Rethink Discipline With Positive Alternatives to Suspension
By Zach Riffell and Jahana Martin, SREB
Suspending students from school as a form of discipline does little to reduce future misbehavior, and it certainly doesn’t improve academic success, studies show. Many educators and parents hold that suspensions have negative effects on students, such as decreased academic performance and workforce readiness, due to the loss of critical instructional time. Most suspended students also become repeat offenders, with detrimental consequences for students and communities.
Boys Town, a nonprofit dedicated to changing the way America cares for children and families, addresses these challenges by empowering schools to develop positive alternatives to suspension that keep more students in school, improve safety across campuses and strengthen communities as a result.
Steph Jensen, director of community contracts for Boys Town National Community Supports, explains that in most schools, a code of conduct provides a model of progressive discipline that details the severity of various offenses as well as policies for repeat offenders. Interventions typically begin with informal warnings before escalating to written warnings and eventually some type of removal from the classroom. In-school suspensions generally last fewer than 10 days; out-of-school suspensions are usually over 10 days; and expulsion removes the student from school for the remainder of the year.
Jensen points out that the increase in suspensions nationwide may be linked to zero tolerance policies implemented in the 1990s in response to the need to address rising school violence and increase school safety. Such policies were originally intended to target the most egregious violent behaviors, such as possession of guns and knives, but they quickly started to be applied to lower-level threats such as using inappropriate language and cheating. As a result, American students are being suspended more often.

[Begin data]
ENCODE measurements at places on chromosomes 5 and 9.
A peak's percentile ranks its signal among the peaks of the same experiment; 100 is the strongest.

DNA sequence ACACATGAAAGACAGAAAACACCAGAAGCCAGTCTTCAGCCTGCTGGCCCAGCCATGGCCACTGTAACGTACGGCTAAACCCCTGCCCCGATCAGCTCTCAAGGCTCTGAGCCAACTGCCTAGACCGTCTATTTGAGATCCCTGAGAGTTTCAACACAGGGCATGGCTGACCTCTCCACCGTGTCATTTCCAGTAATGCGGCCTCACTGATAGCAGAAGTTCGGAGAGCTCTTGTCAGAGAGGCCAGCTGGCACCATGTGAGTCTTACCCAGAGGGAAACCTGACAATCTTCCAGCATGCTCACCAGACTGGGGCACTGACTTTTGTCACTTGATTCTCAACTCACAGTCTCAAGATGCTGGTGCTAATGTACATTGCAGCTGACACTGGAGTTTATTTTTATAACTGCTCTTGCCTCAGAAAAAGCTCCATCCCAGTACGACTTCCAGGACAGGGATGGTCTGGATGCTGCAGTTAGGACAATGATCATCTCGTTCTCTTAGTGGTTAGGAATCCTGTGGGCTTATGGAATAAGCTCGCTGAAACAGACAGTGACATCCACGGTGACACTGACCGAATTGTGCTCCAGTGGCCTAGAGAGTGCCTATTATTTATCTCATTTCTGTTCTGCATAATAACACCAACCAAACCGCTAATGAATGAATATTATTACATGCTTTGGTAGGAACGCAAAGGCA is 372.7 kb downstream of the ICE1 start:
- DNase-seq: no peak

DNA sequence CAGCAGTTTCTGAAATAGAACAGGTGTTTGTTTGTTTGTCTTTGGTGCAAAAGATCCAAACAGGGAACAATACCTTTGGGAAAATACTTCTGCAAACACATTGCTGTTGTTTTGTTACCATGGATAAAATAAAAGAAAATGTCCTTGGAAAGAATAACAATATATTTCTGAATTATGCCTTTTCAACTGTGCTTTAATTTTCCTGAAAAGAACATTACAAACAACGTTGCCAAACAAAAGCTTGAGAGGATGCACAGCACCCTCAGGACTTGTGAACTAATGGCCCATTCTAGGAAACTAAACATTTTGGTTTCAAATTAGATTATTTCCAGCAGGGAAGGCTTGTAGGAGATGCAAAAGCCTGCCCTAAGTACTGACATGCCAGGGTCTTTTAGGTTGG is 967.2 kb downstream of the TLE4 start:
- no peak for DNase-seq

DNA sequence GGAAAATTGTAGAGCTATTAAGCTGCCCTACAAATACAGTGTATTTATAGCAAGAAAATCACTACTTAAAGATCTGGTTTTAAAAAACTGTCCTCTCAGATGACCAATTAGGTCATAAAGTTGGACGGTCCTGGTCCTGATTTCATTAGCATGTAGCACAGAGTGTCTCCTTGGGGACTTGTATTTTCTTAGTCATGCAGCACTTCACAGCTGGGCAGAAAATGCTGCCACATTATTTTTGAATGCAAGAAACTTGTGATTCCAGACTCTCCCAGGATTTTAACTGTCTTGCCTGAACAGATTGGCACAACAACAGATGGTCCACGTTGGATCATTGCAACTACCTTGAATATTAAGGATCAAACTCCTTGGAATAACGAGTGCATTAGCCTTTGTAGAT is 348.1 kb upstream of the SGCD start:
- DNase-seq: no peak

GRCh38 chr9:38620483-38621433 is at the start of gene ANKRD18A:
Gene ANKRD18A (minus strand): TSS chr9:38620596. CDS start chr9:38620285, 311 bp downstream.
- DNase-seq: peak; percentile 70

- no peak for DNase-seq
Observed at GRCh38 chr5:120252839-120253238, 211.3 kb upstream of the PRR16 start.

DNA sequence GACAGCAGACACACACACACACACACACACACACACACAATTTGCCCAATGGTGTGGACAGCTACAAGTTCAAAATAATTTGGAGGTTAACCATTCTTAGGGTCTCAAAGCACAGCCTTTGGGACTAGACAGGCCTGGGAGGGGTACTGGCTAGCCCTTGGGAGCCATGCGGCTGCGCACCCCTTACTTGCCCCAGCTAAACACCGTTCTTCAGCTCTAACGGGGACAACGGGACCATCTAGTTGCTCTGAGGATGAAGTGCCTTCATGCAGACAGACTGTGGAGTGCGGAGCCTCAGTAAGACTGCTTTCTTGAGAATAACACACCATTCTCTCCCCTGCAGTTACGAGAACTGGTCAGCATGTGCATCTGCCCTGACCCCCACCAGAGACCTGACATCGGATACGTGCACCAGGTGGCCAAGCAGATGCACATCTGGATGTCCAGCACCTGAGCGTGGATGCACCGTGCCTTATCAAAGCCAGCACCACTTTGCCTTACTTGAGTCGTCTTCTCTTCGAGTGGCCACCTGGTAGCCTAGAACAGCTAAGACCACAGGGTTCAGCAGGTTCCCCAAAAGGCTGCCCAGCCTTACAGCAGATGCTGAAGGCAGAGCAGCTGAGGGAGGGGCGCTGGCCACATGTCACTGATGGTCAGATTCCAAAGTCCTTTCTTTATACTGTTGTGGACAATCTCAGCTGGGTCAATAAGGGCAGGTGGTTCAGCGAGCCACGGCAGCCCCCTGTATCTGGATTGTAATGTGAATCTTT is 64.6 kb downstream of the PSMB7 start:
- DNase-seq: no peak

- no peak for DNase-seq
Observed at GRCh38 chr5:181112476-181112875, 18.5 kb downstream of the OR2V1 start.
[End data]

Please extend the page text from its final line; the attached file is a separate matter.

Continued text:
Why Suspensions Don’t Work
If a school’s goal is to use suspension to decrease student misbehavior, removing students from the classroom is likely to have the opposite effect. Boys Town research found that one in-school suspension or out-of-school suspension often leads to multiple out-of-school suspensions. This cycle “disproportionately impacts our students of color,” notes Jensen. She found the same disparities occurred with students with disabilities.
Jensen maintains that when zero tolerance policies are applied to lower-level misbehaviors, schools create an environment in which students are not in school, do not learn critical social and academic skills, and lack adult supervision. This increases the possibility they will engage in more dangerous, unhealthy and risk-taking behaviors outside of school — behaviors that often lead to incarceration. Negative academic impacts occur as well: Jensen found that students who have been suspended have lower reading scores.